How to apply: To request an application pack, a project description and for further details of how to apply, please contact the Research Administrator, Charmian Hearne. Please specify which studentship you are applying for.


CALL FOR PAPERS: Domestic Devotions in the Early Modern World, 1400-1800

An Interdisciplinary Conference 9-11 July 2015 University of Cambridge

Across faiths and regions and throughout the world, the home was a centre for devotion in the early modern period. Holy books, prayer mats, candlesticks, inscriptions, icons, altars, figurines of saints and deities, paintings, prints and textiles all wove religion into the very fabric of the home. While research into religious practice during this period often focuses on institutions and public ceremonies, it is clear that the home played a profound role in shaping devotional experience, as a place for religious instruction, private prayer and contemplation, communal worship, and the performance of everyday rituals.

The ERC-funded research project Domestic Devotions: The Place of Piety in the Italian Renaissance Home will be hosting this three-day international interdisciplinary conference in July 2015. The project team invites proposals for 20-minute papers that explore domestic devotions in the early modern world. Papers may consider this theme from a variety of perspectives, including material culture studies, art and architectural history, gender studies, theology, religious studies, economic and social history, literary studies, musicology, archaeology and anthropology. Topics may include, though are not limited to:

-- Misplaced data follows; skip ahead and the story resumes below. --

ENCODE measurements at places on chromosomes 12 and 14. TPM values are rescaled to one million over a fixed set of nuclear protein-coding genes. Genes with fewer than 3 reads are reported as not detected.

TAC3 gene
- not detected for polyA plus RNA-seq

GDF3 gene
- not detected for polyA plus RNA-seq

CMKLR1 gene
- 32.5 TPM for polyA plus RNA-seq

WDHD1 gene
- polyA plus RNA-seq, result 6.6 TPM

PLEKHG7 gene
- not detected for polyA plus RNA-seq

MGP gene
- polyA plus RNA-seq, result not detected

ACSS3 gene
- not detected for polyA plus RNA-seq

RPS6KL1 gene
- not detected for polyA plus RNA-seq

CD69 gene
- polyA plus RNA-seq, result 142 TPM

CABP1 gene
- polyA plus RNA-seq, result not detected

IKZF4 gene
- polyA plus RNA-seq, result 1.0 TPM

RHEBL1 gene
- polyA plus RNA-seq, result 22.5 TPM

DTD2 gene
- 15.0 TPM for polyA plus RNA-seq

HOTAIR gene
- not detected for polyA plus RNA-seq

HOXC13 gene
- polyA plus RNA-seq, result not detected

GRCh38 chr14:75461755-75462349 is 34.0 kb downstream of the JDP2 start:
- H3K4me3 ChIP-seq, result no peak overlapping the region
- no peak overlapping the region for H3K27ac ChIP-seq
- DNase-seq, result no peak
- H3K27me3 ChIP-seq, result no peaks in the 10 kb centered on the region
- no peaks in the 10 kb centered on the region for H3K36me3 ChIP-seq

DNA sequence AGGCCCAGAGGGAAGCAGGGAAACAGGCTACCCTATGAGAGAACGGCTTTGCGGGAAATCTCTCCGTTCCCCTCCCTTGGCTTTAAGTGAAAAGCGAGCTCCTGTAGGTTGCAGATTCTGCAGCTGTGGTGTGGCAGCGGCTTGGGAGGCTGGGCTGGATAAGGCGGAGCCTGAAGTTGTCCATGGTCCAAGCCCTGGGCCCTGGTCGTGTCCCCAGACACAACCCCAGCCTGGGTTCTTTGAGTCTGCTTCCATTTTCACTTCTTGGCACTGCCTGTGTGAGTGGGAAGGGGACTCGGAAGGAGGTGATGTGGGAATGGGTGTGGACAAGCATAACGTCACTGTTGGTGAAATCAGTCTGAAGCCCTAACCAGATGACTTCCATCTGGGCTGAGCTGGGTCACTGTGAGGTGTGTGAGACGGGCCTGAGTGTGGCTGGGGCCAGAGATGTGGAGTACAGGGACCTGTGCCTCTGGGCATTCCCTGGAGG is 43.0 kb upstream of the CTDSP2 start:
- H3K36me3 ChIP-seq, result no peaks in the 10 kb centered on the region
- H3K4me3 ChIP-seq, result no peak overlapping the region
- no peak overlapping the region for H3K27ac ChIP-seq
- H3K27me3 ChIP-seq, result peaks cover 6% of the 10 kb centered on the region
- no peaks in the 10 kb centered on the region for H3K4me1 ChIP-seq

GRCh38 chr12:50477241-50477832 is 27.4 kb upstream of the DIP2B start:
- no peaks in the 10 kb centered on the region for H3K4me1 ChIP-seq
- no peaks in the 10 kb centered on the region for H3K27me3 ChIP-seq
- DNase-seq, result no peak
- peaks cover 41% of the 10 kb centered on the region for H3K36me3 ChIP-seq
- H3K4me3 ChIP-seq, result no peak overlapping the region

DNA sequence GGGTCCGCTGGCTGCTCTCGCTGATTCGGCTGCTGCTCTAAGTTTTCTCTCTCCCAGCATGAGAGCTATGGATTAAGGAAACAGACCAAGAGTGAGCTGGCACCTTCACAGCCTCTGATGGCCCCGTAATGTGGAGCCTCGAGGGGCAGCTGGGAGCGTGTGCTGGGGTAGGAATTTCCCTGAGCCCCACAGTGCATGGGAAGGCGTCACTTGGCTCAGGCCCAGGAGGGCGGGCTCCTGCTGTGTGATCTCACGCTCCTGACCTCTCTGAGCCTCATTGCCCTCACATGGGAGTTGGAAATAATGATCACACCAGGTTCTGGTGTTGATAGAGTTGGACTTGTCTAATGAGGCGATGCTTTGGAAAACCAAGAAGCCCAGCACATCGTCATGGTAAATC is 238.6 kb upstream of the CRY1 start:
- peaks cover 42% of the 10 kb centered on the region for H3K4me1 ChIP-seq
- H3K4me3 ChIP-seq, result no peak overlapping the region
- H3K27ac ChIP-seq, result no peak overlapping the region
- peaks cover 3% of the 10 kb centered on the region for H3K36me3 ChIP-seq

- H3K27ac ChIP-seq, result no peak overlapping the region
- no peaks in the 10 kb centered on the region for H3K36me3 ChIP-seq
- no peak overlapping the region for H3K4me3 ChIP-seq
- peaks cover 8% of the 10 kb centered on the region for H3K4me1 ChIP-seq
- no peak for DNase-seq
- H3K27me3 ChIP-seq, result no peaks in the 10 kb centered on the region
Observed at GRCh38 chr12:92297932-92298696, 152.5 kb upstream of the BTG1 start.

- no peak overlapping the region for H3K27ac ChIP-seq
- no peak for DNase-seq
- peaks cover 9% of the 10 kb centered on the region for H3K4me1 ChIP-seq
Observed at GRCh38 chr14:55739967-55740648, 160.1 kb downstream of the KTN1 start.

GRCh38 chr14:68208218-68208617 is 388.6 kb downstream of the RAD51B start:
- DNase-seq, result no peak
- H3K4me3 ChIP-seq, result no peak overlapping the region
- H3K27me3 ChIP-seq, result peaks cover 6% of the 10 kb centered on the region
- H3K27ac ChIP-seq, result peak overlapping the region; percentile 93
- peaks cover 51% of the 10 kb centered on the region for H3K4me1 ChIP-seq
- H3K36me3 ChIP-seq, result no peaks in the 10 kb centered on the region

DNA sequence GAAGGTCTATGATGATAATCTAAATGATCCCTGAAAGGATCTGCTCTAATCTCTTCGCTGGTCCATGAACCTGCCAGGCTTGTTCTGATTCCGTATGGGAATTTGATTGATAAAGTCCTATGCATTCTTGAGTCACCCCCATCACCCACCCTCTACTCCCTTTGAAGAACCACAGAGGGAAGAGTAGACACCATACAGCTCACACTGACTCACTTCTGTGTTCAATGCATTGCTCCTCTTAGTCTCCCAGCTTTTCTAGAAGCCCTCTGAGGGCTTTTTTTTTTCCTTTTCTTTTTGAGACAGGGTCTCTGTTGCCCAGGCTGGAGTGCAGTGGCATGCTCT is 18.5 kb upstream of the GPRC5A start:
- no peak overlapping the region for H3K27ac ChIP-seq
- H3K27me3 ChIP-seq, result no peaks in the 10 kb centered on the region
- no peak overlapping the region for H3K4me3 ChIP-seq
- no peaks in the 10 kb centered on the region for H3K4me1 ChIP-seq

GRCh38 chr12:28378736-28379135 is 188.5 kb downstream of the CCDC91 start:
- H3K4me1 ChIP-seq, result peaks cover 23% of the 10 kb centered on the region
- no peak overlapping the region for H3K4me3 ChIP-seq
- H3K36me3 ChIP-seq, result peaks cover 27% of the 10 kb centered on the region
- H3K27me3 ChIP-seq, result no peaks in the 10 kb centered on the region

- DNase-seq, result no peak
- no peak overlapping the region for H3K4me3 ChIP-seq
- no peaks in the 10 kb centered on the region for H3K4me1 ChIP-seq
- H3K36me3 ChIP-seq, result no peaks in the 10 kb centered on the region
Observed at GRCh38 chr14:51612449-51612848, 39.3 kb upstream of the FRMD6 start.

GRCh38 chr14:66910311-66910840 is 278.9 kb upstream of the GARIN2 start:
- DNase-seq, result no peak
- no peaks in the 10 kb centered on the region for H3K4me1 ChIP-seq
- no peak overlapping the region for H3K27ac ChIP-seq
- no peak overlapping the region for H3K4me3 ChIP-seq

• The use of images, objects or books in private devotion 
  • Daily life and life cycles 
  • The relationships between collective (e.g. institutional or non-familial) devotion and private devotion 
  • The role of the senses in spiritual experience 
  • The production and ownership of religious objects found in the home 
  • Gender, race or age and devotional life 
  • Policing and regulating household religion 
  • Encounters between different faiths and traditions in domestic context 
  • Domestic devotional spaces 
  • Music in domestic devotion 
  • Devotional literature

Plenary speakers will be Debra Kaplan (Bar-Ilan University), Andrew Morrall (Bard Graduate Center) and Virginia Reinburg (Boston College).

Please email abstracts of no more than 300 words to Maya Corry at, Marco Faini at, and Alessia Meneghin at by 7th January 2015. Along with your abstract please include your name, institution, paper title and a brief biography. Successful applicants will be notified by 7th February 2015. For further information on Domestic Devotions see our website
College accommodation will be bookable nearer the time. Registration fees (tbc) will be kept as low as possible and graduate bursaries will be available to help with costs. 

Images provided by the Fitzwilliam Museum MS 336, folio 2r & PD158-1963

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Persecution, Punishment, and Purgatory in the Long Middle Ages

10th Annual Pearl Kibre Medieval Study Graduate Student Conference
CUNY Graduate Center, New York, NY, November 7, 2014

The Pearl Kibre Medieval Study, the CUNY Graduate Center’s student-run organization for medieval studies, announces its tenth annual Graduate Student Conference at the CUNY Graduate Center on Friday, November 7, 2014. This year's theme, Persecution, Punishment, and Purgatory, is designed to address a number of methodological, historical, and theoretical issues within the diverse fields of medieval studies ranging from late antiquity to the early modern period. We invite grad students to submit proposals.